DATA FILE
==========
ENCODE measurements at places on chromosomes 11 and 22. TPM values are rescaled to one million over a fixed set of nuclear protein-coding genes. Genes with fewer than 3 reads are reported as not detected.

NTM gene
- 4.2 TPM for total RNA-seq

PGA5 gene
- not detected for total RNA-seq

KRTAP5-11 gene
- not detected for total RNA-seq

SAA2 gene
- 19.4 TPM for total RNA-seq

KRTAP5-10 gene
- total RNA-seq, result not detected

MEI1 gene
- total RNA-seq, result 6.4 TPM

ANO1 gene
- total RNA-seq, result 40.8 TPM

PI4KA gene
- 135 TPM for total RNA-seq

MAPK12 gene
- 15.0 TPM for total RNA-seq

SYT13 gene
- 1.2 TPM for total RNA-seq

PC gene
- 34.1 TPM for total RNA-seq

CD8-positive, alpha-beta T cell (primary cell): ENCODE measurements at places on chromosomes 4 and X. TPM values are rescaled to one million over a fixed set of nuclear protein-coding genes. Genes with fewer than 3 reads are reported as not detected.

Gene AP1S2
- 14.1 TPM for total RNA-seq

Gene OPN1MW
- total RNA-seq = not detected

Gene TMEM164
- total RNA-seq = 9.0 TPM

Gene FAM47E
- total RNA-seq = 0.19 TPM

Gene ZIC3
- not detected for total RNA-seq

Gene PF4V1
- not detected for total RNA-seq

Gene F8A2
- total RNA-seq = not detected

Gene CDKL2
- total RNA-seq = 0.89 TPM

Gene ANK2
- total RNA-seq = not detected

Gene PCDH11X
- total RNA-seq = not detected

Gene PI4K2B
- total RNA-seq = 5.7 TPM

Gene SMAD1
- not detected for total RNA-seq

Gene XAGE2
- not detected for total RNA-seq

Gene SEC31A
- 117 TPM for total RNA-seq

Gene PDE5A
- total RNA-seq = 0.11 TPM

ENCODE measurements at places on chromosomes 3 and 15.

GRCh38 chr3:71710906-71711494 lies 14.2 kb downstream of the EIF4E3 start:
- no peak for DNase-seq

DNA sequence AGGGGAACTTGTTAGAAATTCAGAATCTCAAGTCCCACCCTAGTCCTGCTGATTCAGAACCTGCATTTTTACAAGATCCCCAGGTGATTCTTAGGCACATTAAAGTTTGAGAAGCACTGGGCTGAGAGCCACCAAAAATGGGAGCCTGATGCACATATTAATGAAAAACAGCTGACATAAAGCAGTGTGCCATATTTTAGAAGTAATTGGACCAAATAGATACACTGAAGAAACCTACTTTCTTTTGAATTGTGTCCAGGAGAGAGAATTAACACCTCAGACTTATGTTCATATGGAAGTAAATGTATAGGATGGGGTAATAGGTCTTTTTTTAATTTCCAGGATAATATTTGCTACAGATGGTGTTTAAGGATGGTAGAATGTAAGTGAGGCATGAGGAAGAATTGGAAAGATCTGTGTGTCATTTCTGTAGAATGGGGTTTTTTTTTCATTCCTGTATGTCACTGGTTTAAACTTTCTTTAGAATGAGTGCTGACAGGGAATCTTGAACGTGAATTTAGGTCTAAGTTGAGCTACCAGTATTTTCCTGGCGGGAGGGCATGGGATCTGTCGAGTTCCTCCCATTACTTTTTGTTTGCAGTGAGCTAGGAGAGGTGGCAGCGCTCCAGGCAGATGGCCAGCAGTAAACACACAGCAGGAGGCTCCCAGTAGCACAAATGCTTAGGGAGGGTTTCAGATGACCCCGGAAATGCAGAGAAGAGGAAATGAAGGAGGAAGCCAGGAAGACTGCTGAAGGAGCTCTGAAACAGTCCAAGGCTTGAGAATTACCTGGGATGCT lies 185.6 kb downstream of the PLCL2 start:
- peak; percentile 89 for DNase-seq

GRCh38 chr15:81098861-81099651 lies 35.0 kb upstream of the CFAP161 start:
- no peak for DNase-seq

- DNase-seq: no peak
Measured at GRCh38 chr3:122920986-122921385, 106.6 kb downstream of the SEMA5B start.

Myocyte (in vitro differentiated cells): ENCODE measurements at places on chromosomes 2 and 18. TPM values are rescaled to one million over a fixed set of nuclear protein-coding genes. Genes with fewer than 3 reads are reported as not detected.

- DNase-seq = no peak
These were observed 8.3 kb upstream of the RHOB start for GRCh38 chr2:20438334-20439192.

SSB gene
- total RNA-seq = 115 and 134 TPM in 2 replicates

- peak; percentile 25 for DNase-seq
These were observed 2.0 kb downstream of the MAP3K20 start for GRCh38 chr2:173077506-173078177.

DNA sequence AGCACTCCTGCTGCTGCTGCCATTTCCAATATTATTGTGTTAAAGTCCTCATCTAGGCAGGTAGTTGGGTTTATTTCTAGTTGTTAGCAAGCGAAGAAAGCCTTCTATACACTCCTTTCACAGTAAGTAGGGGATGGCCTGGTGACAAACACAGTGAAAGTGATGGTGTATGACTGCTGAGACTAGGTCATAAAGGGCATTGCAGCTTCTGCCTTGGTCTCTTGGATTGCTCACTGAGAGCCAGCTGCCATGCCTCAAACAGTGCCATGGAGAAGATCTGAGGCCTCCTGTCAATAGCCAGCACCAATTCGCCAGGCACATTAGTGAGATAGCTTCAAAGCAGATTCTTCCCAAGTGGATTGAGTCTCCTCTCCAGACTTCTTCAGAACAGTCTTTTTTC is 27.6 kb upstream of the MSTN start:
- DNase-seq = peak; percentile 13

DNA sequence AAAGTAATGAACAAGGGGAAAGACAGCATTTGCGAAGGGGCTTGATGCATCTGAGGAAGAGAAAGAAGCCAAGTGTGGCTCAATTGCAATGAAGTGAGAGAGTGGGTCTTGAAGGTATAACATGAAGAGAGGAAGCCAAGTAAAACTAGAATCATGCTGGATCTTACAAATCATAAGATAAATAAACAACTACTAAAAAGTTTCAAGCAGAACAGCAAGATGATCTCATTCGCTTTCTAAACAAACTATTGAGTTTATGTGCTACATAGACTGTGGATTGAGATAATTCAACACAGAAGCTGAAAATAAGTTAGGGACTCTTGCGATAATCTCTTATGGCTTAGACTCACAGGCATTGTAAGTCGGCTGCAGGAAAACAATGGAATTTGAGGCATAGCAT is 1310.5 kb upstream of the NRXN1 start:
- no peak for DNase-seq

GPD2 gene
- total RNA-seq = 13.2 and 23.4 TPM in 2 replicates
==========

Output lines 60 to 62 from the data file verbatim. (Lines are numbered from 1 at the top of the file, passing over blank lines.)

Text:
GRCh38 chr15:81098861-81099651 lies 35.0 kb upstream of the CFAP161 start:
- no peak for DNase-seq

- DNase-seq: no peak